Yes, You Can Protect Listings

February 1, 2008

The decision by a federal appeals court to prohibit a competitor for copying listings from a yacht brokerage database may have implications for real estate.

In the case, BUC International had developed an online database of used boats, called BUCNET. Participants who signed a licensing agreement could view copyrighted listings of brokers, the public couldn’t.

The Florida Yacht Brokers Association and other associations entered into a contract with an MLS vendor to create and operate another centralized MLS of yachts. Many BUCNET members sent listings to the new International Yacht Council MLS, often copying them from BUCNET. IYC employees also copied listings. BUCNET was able to tell when its listings had been copied because its listings included a marker.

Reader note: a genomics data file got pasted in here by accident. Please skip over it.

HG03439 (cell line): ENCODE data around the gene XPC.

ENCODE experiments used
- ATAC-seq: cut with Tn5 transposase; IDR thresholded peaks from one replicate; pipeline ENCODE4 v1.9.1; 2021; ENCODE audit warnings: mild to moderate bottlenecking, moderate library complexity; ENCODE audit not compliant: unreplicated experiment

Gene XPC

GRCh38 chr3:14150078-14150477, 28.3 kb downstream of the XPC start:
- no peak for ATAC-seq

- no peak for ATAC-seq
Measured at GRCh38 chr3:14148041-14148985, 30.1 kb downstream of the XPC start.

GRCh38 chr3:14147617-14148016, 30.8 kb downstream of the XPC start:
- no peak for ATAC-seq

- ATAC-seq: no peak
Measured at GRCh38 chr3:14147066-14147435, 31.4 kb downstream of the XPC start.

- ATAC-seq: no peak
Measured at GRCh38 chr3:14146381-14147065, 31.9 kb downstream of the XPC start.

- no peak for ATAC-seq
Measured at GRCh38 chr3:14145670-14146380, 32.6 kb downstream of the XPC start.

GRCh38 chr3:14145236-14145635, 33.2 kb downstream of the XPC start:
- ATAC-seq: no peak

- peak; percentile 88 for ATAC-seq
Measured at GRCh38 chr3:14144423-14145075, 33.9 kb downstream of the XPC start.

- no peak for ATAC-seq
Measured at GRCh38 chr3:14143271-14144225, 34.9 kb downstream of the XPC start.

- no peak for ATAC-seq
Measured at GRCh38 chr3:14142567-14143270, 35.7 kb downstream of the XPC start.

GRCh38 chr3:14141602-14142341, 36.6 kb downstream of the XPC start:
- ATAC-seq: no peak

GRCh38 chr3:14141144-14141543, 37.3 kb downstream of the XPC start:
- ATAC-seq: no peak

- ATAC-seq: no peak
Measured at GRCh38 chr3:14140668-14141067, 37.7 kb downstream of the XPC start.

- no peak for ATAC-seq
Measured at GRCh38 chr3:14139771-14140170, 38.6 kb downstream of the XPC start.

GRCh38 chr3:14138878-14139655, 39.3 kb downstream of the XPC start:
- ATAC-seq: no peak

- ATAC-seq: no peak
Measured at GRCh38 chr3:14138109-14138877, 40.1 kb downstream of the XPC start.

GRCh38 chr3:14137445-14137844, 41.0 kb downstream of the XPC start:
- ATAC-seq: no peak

BUC brought suit against IYC and its vendor, charging copyright infringement. After a jury found in favor of BUC, the trial court entered a permanent injunction prohibiting IYC and the vendor from copying “descriptive elements” from BUCNET’s listings.

The defendants argued that BUCNET was not entitled to copyright protection because the compilation of listings lacked the originality required for copyright protection. The court disagreed with this contention, stating that BUC’s compilation was entitled to copyright protection because it organized existing information into a unique format. In addition, said the court, the small number of listings altered by the brokers did not affect BUC’s copyright.

Mariwyn Evans

Mariwyn Evans is a former REALTOR® Magazine writer and editor, covering both residential brokerage and commercial real estate topics.